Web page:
All of this could make The Competition sound like the darkest Lower Dens album yet, and indeed, there are some songs that play as nocturnal ventures into the deepest, most damaged corners of our souls. And yet, it’s also the glossiest, catchiest collection Lower Dens have ever made. “Young Republicans” and “I Drive” are both synth-pop jams that reach for climactic choruses, seeking release from the stories they tell. “Galapagos” is a glittering opening credits swoon akin to “Sucker’s Shangri-La” before it, a gorgeous tribute to a certain kind of self-creation, a kind of rebirth. “Simple Life” throbs along a new wave/disco rhythm that reminds you of the fact that Lower Dens played a show of all ABBA covers in 2017.
The main thing The Competition has in common with Lower Dens’ past work is that the more you sit with it, the more it begins to unfold. It has its immediate moments, but there’s a richness there that reveals itself over multiple listens. Upon its release, Hunter offered some notes on inspirations and images behind each song on the album. Read their footnotes for The Competition below.
JANA HUNTER: When people want to look at the development of an embryo inside an egg, they hold it to a light in a dark room. Within a few days, if it’s viable, you see it’s heart beating and a network of blood vessels reaching from the heart toward its shell. Images of these networks in the round shape of the egg made me think of archipelagos. Molten earth rising slowly from the bottom of the ocean, life reaching out from a brand new heart to make a living being. Like these, we create ourselves and like them our value comes from the beauty of that process of creation, and from our authorship of our lives. We are all valuable and beautiful, and we belong here.
2. “Hand Of God”
HUNTER: I found myself singing “just before you shake the hand of god” to playback of the song. It was funny and made me think of City Slickers, a movie about the personal cowboy journey of a radio executive, for some reason. Often I’d be doing this on the DC beltway, and I’d think about the audacity of the ruling class to defy whatever higher authority they supposedly believe in, and suck the life out of everyone else and the planet we’re on.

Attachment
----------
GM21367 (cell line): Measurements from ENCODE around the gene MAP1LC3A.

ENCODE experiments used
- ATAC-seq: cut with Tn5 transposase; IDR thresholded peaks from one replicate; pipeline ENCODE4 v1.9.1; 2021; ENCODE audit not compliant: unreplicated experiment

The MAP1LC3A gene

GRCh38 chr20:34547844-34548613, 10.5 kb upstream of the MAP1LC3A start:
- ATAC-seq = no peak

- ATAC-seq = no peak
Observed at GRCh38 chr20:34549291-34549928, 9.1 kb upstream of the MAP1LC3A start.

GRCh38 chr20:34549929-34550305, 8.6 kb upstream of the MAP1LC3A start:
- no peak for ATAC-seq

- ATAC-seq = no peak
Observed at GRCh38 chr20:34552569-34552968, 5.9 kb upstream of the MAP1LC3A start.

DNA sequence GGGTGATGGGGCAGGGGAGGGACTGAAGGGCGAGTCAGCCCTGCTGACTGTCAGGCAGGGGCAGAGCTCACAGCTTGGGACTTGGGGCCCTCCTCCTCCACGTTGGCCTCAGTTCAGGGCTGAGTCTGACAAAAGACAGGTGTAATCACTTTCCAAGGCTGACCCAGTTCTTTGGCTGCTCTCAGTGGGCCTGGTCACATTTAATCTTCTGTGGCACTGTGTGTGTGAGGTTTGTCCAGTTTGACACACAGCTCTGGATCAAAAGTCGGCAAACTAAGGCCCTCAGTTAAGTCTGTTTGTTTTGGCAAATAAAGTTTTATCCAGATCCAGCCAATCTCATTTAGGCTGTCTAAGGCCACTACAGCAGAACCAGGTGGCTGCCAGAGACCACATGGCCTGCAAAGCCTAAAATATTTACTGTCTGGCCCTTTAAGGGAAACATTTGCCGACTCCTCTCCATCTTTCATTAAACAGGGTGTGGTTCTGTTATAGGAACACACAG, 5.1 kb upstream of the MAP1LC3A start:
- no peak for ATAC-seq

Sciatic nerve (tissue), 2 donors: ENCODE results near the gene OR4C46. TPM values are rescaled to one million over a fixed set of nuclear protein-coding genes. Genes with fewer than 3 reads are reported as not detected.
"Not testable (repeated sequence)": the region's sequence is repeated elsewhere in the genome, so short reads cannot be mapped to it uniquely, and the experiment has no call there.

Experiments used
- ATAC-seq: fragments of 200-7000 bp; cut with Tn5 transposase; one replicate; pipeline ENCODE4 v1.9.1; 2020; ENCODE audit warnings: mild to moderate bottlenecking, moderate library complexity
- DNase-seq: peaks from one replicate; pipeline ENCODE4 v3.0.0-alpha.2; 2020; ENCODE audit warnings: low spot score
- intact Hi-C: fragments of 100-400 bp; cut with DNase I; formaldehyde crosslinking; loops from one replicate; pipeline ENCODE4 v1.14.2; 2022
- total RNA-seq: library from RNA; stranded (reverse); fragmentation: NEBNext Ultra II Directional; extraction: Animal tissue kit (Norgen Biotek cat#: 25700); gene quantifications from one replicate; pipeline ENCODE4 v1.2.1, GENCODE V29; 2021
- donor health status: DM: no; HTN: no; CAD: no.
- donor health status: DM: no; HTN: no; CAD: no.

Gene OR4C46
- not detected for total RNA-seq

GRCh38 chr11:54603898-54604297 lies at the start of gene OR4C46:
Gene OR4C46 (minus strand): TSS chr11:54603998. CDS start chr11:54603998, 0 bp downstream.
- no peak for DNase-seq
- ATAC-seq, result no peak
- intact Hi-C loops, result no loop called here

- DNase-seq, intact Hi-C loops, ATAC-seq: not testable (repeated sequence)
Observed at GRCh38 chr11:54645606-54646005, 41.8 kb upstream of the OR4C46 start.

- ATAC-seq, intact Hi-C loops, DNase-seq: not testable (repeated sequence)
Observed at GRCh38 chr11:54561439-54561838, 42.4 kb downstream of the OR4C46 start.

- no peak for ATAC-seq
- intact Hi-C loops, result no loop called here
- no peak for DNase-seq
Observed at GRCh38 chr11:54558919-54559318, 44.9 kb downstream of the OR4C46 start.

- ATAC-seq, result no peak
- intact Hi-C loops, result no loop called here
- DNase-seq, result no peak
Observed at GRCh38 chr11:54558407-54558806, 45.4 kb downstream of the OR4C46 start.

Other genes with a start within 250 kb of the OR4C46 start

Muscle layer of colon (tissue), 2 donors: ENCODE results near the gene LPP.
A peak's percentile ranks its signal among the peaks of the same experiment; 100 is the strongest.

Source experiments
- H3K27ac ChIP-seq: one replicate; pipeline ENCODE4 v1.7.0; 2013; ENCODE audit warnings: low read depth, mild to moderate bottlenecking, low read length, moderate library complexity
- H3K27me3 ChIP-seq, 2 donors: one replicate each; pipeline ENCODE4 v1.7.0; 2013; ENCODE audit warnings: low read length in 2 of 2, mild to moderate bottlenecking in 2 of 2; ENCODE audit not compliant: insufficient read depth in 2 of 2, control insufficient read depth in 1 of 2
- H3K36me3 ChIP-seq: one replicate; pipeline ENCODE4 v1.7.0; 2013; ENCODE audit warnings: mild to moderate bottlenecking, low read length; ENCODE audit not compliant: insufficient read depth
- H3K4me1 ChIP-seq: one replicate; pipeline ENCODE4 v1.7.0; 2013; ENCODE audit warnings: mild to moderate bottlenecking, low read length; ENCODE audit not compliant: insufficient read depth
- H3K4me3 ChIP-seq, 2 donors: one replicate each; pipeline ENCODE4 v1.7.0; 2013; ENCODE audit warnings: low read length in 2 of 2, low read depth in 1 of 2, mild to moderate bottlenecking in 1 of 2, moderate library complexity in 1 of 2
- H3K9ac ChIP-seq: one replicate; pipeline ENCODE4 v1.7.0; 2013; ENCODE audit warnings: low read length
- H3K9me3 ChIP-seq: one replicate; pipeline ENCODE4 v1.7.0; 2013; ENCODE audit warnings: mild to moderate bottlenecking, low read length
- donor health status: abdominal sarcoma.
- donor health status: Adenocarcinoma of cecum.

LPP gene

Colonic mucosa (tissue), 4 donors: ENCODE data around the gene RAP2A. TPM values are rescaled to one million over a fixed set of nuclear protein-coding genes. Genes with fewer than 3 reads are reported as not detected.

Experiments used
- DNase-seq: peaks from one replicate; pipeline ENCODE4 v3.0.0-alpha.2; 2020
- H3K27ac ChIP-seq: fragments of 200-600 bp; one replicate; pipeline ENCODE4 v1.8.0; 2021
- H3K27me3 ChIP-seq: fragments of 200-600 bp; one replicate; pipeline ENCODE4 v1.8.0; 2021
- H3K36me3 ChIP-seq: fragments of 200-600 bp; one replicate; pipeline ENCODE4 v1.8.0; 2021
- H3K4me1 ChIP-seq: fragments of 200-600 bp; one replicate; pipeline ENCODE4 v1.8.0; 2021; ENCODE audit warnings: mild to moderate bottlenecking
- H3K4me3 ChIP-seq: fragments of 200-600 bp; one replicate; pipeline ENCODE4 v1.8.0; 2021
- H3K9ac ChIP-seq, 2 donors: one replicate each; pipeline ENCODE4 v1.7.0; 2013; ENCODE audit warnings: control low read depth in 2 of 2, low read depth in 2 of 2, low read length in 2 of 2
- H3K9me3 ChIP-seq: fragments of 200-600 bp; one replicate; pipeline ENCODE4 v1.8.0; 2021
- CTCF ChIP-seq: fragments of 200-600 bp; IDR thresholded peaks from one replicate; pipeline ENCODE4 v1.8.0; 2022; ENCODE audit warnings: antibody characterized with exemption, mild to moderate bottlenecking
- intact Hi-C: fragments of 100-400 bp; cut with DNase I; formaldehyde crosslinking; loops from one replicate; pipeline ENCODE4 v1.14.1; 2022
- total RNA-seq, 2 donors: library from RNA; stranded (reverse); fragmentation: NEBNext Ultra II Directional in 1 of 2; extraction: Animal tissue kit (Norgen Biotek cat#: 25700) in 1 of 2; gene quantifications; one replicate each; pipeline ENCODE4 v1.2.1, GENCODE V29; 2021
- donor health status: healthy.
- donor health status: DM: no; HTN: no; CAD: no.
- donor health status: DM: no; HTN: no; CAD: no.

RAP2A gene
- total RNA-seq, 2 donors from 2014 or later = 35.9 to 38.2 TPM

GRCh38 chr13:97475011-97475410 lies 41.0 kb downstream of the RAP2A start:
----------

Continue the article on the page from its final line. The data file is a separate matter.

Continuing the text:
3. “Two Faced Love”
HUNTER: A compassionate song about missing out on love because you are afraid of being hurt again.
4. “Young Republicans”
HUNTER: Is there anyone quite as sensitive as a wealthy conservative who would burn the world to the ground for profit but has never had any real problems?
5. “Real Thing”
HUNTER: I was reading an advice column in a friend’s copy of Oui magazine (an old porno mag), and in it a woman asked for help with the dilemma of being married to a terrific guy but loving to go out, torn between a secure love and a fear of losing her youth and vitality. I wanted to validate the desire to live fully and unafraid.
6. “Buster Keaton”
HUNTER: A song about going thru the ringer with a heavy crush and coming out looking like Buster Keaton.
7. “I Drive”
HUNTER: Real family, even blood, is made. This song is about being with and about people who love and care about you, and the feeling of eternal, interior restlessness you feel until you do.
8. “Simple Life”
HUNTER: I’ve spent a lot of time extremely overwhelmed by the enormity of my feelings and wanting to engage in chaos as some desperate form of asserting control, and I don’t judge myself for it, because life isn’t as simple as good vs. bad.
9. “Empire Sundown”
HUNTER: “They take everything but they can’t tell us how to defend ourselves … what will we do to remind them that they can’t live without us.” A song about the end of empire.
10. “Lucky People”
HUNTER: A lot of early trauma led me to live very recklessly for a long time. A lot of love helped me rediscover solace and recognition in other people, and understand that intimacy is mine to give others, and that sharing my body with others is a gift that’s mine to give. Sometimes if we are truly lucky, we share an even greater intimacy, one that helps us defend ourselves from the many predators in this world.
11. “In Your House”
HUNTER: I wrote this song first, just before the election. The coke-loving snake on every TV screen steals our time and energy. Each of us is precious in a way that can’t be measured, but conservative conglomerates and their politician lackeys disagree and use us for lifeblood. They play a long con. Protect yourself.
The Competition is out now on Ribbon Music.